Assessment: In a complex, multi-stage project, you may write into the guidelines for the project that set-back may happen: the research may prove inconclusive. The interviewee might flake. Explicitly include a section on what proactivity means: seeing the problem before it escalates. Students who stumble but address the problem before it becomes a bigger problem can earn the badge: “Proactive in handling crises.”

ClassDojo will help you give feedback on these traits, but just as importantly, it’s a step in committing to teach them.

Please share below some of the character traits you would like to see students develop – and a situation where you might anticipate awarding a badge for that trait!

ClassDojo High School: Getting Started

When I was in kindergarten, my parents went to meet with Ms. Shanebourn and brought home what I would later call a report-card. In reality, it was like the check-list you fill in at a sushi-bar: plays well with others, cleans up after snack, spicy-tuna rising sun firecracker roll.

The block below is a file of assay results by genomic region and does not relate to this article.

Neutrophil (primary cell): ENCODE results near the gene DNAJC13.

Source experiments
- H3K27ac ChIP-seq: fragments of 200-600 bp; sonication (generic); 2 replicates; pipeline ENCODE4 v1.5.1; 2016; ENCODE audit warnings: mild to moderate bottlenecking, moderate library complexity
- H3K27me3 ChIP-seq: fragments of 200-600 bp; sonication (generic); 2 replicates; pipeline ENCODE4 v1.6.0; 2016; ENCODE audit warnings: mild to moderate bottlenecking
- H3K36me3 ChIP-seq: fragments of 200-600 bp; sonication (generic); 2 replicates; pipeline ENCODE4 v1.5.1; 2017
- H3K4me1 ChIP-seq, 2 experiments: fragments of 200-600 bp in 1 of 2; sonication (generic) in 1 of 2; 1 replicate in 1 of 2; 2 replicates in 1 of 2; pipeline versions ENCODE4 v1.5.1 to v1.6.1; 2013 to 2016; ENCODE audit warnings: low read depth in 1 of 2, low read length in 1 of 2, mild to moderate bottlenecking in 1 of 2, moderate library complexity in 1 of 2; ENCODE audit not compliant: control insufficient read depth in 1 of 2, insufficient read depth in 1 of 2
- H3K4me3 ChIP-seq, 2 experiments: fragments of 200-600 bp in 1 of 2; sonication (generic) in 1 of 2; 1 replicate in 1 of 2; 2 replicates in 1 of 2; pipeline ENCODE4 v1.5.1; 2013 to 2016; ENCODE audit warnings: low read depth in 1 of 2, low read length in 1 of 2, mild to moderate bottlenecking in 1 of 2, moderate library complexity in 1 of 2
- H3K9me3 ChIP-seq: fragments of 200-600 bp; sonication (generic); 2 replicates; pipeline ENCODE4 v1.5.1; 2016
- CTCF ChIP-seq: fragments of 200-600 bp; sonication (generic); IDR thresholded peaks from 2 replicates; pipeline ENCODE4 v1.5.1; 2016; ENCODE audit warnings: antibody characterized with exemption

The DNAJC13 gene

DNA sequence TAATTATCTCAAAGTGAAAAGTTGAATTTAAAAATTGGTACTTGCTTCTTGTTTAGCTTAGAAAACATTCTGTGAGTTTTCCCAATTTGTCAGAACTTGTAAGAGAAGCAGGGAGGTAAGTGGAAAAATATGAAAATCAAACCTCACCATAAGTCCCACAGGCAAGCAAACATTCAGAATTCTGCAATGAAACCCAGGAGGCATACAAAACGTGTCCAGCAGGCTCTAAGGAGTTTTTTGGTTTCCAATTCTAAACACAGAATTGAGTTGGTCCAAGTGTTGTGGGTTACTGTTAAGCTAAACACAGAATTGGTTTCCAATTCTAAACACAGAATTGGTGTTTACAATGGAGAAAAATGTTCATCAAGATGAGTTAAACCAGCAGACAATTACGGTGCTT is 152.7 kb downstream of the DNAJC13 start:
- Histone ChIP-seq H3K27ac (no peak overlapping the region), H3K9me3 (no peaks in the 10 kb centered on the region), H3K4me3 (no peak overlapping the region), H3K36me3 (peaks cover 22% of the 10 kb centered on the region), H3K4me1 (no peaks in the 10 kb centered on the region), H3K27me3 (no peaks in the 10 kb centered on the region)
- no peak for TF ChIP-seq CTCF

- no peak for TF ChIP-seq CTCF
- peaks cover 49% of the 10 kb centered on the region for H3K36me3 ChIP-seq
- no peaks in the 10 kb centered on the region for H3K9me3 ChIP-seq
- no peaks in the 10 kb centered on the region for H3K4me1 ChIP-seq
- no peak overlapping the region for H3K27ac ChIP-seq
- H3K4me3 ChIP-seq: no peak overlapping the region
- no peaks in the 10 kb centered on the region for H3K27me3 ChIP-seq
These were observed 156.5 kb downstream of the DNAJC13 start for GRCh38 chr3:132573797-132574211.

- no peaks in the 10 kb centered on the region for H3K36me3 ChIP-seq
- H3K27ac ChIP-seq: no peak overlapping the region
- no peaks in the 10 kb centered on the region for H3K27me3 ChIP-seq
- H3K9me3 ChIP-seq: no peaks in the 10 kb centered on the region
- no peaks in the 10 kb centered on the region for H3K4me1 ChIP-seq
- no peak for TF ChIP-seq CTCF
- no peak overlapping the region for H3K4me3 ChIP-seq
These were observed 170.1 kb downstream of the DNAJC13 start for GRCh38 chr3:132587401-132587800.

In middle school, the list was shorter, and letter grades appeared, but there were also areas for additional remarks. That’s where I learned that I am “funny” and “a pleasure in class.”

In high school, my grade was a letter with a few electronic tics next to pre-fabbed comments. There, no news was good news.

In college, just letters. Most were good. A few bummed me out. (Darn you, Stats!)

In short, from this trend, we learn that the older you get, the less “the system” cares about helping you to learn through providing thoughtful mentoring on your growth areas, and the more you are required to guess, assess, or maybe ask why you got a B and what you can do next semester to raise it.

ClassDojo, at the High School Level, can help you provide thoughtful, meaningful assessment on both “academic” and “character skills” which can lead to meaningful conversation, feedback, and growth. (I put those words in quote because while it’s useful to employ those terms to describe the range, it may be counterproductive to think of those categories as discrete or mutually exclusive).

Below, I’ve compiled four areas for using ClassDojo to provide meaningful feedback and a few strategies for using the data in meaningful ways. Mix and match, experiment, and let us know how it works for you!

ClassDojo Category 1: Student Ethic Modifier

How do you give a grade – or reward – or penalize a student for:

1. Contributing to discussion or disrupting discussion?